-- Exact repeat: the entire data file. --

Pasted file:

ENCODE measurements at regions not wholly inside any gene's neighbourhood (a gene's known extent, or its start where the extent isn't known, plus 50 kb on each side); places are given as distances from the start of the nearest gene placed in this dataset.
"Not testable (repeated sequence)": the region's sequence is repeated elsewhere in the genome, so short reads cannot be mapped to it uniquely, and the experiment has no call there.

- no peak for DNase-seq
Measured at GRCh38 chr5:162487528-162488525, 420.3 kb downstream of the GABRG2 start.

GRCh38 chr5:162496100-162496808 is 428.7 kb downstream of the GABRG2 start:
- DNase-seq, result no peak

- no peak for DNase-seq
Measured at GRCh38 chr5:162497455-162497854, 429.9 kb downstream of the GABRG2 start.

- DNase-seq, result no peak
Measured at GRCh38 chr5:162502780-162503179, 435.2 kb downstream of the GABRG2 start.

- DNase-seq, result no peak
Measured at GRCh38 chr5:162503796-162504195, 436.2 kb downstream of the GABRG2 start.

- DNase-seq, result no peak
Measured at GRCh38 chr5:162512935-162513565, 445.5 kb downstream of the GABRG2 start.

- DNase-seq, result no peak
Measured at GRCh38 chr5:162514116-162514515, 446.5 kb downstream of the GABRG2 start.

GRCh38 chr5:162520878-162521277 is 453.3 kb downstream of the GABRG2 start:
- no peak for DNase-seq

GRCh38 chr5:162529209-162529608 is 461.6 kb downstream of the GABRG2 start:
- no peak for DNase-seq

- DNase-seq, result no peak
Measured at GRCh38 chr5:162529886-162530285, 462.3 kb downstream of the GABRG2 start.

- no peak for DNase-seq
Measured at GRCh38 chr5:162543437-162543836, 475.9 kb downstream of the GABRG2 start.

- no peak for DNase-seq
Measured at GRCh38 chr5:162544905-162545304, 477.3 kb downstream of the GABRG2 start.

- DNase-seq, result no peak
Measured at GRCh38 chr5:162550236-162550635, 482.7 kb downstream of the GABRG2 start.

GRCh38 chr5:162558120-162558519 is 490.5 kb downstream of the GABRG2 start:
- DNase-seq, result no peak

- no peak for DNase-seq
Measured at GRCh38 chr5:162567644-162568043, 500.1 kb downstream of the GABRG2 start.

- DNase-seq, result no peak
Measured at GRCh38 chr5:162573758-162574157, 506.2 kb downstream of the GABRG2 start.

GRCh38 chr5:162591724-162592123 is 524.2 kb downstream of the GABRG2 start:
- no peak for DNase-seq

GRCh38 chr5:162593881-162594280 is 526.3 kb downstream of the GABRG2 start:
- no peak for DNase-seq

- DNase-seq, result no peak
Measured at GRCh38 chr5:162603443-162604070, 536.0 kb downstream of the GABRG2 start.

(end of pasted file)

ENCODE measurements at regions not wholly inside any gene's neighbourhood (a gene's known extent, or its start where the extent isn't known, plus 50 kb on each side); places are given as distances from the start of the nearest gene placed in this dataset.
"Not testable (repeated sequence)": the region's sequence is repeated elsewhere in the genome, so short reads cannot be mapped to it uniquely, and the experiment has no call there.

- no peak for DNase-seq
Measured at GRCh38 chr5:162487528-162488525, 420.3 kb downstream of the GABRG2 start.

GRCh38 chr5:162496100-162496808 is 428.7 kb downstream of the GABRG2 start:
- DNase-seq, result no peak

- no peak for DNase-seq
Measured at GRCh38 chr5:162497455-162497854, 429.9 kb downstream of the GABRG2 start.

- DNase-seq, result no peak
Measured at GRCh38 chr5:162502780-162503179, 435.2 kb downstream of the GABRG2 start.

- DNase-seq, result no peak
Measured at GRCh38 chr5:162503796-162504195, 436.2 kb downstream of the GABRG2 start.

- DNase-seq, result no peak
Measured at GRCh38 chr5:162512935-162513565, 445.5 kb downstream of the GABRG2 start.

- DNase-seq, result no peak
Measured at GRCh38 chr5:162514116-162514515, 446.5 kb downstream of the GABRG2 start.

GRCh38 chr5:162520878-162521277 is 453.3 kb downstream of the GABRG2 start:
- no peak for DNase-seq

GRCh38 chr5:162529209-162529608 is 461.6 kb downstream of the GABRG2 start:
- no peak for DNase-seq

- DNase-seq, result no peak
Measured at GRCh38 chr5:162529886-162530285, 462.3 kb downstream of the GABRG2 start.

- no peak for DNase-seq
Measured at GRCh38 chr5:162543437-162543836, 475.9 kb downstream of the GABRG2 start.

- no peak for DNase-seq
Measured at GRCh38 chr5:162544905-162545304, 477.3 kb downstream of the GABRG2 start.

- DNase-seq, result no peak
Measured at GRCh38 chr5:162550236-162550635, 482.7 kb downstream of the GABRG2 start.

GRCh38 chr5:162558120-162558519 is 490.5 kb downstream of the GABRG2 start:
- DNase-seq, result no peak

- no peak for DNase-seq
Measured at GRCh38 chr5:162567644-162568043, 500.1 kb downstream of the GABRG2 start.

- DNase-seq, result no peak
Measured at GRCh38 chr5:162573758-162574157, 506.2 kb downstream of the GABRG2 start.

GRCh38 chr5:162591724-162592123 is 524.2 kb downstream of the GABRG2 start:
- no peak for DNase-seq

GRCh38 chr5:162593881-162594280 is 526.3 kb downstream of the GABRG2 start:
- no peak for DNase-seq

- DNase-seq, result no peak
Measured at GRCh38 chr5:162603443-162604070, 536.0 kb downstream of the GABRG2 start.